Similarly, Ricca noted that many players of Scopely's "Star Trek Fleet Command" have turned the game's "Alliances" feature into "their core experience in the game," opting to partner up with others to game on an ongoing basis rather than linking up with an ad hoc group or going it alone.
As to how this trend will shape Milken's investment strategy, he said he'll be looking to place bets on cooperative gameplay experiences in the future.
Gaming Will Be Everywhere
As Anderson put it, "the ultimate goal is that players can experience their favorite game on the device of their preference. Looking to other mediums (like streaming services), consumers can already do this (PC, TV, Mobile, tablet, etc.) and it feels like gaming is a natural extension of that conceit."
This sort of "cross-play" already exists to an extent, but the industry is evolving further away from the closed ecosystems that rely on a single console. That reality won't fly with younger generations, who've grown up with a more open ecosystem that has shaped their expectations.
"They will expect all game environments to be open for all of their friends and other players to join and experience rich social interaction with each other, regardless of where they are physically located and the number of other players they want to interact with," Ricca said.
Lupu surmised that as more game-streaming services come on the market to rival incumbents like Playstation Now or Google Stadia – which give console and PC gamers near-instant access to titles without requiring downloads – the industry may see large platforms build better access for players to move across different platforms and interact.
As a hypothetical example, Lupu said: "You could imagine how Amazon's new streaming game service Luna could connect with Twitch and allow viewers to 'jump in' or somehow interact with their favorite streamers playing games. (Same with Stadia and YouTube, etc.)."
Esports Will See More Cooperation and, Possibly, Consolidation
For all the hype that esports generates, it's a rather small business, generating just north of $1 billion per year – a fraction of the $150 billion-plus gaming market. Its function often appears to be more of a marketing tool than anything, whether for the game titles themselves or for teams that leverage their roster's followings to sell other items like merchandise.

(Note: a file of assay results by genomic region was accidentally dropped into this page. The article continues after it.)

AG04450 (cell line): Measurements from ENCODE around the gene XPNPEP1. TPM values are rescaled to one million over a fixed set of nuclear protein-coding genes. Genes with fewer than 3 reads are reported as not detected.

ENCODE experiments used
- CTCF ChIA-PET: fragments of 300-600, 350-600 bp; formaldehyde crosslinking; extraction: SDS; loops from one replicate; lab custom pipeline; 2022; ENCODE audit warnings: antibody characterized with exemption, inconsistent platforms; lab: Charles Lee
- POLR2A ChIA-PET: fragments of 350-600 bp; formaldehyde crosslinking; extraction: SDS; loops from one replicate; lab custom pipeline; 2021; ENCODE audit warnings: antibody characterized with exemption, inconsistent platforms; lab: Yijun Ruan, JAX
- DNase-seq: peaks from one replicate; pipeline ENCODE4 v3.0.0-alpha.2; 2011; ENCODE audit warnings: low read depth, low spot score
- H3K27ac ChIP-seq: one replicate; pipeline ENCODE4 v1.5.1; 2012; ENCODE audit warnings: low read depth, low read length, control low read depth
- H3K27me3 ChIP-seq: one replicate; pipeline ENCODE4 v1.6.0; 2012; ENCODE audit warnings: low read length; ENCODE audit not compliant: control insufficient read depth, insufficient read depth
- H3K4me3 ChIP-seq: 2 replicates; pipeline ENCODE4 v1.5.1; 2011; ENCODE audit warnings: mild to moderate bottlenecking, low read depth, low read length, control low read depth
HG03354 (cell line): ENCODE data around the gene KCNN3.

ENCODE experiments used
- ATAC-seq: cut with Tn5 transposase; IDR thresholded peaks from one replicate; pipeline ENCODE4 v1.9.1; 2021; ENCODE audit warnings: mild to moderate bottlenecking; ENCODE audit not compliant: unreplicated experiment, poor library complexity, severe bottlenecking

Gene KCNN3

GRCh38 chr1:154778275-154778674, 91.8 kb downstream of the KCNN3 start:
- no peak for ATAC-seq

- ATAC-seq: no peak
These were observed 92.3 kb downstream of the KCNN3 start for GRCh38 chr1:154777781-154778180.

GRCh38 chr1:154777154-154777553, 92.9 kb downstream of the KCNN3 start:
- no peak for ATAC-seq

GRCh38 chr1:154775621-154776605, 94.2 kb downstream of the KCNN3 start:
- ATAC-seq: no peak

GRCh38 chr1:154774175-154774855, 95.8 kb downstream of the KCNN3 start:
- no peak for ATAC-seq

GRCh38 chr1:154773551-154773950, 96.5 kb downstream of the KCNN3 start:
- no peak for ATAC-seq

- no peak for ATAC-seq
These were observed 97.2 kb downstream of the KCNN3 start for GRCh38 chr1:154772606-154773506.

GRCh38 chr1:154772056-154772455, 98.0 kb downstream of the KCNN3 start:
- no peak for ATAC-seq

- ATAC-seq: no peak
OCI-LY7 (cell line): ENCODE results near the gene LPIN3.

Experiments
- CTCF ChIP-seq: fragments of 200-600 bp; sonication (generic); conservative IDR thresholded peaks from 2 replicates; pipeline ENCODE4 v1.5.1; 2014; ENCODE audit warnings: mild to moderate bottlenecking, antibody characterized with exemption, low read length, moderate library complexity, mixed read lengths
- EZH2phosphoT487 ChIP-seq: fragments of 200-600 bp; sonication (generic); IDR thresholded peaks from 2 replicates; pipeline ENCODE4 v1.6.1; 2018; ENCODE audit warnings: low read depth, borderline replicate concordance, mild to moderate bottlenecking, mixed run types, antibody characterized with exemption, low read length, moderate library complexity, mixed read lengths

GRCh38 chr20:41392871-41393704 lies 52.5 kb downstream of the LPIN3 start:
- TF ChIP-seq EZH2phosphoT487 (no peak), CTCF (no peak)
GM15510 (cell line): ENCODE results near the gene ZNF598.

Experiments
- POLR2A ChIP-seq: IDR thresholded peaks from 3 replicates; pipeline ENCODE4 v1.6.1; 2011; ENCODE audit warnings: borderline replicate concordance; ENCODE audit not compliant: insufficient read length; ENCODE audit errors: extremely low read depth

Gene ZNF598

Unlike a traditional sport, games have an owner – Riot Games owns League of Legends, for instance, but nobody owns soccer. This potentially weighs the scales of influence in favor of game developers and publishers, and away from esports teams. But as the teams grow more famous and build more brand equity of their own, their leverage will continue to grow.
This leads Milken to conclude: "I think we'll see further development between teams that operate and game developers and publishers and thinking about how they jointly work together to create value."
Fans Mix with Celebrities in the Metaverse
Although it's still anyone's guess what will be the ultimate version of the metaverse – a parallel virtual world, kind of like a more immersive version of the internet – what appears unambiguous is that the metaverse offers a unique opportunity for IRL stars to engage with their fans.
"It creates incredible touch points for non-gaming clients – certainly mostly in the music space," said Lupu. "It provides a really unique and interesting opportunity for talent of all types to interact with their fans." Expect these to continue, in other words.
But such interactions won't be exclusively between fans and stars. Milken said he sees the metaverse introducing a new level to in-game interactivity that is an increasingly important component of what gaming offers consumers.
"The metaverse as a hangout place, where you're experiencing things together, is really interesting to me," he said.
When asked to place their bets on what consumers are most likely to see in the industry, the panelists unanimously chose the concert of the metaverse, agreeing that in their various lines of business it is a future that has to be taken seriously. That nobody has much idea of what exactly it will entail suggests that the metaverse will emerge over a prolonged period, with a series of incremental changes that eventually transform gaming. See you there.